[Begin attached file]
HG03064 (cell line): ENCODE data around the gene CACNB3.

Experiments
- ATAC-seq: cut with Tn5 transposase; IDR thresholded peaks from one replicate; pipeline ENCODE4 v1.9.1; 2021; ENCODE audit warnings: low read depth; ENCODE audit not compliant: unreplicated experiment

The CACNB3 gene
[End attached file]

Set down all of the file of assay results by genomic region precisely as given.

HG03064 (cell line): ENCODE data around the gene CACNB3.

Experiments
- ATAC-seq: cut with Tn5 transposase; IDR thresholded peaks from one replicate; pipeline ENCODE4 v1.9.1; 2021; ENCODE audit warnings: low read depth; ENCODE audit not compliant: unreplicated experiment

The CACNB3 gene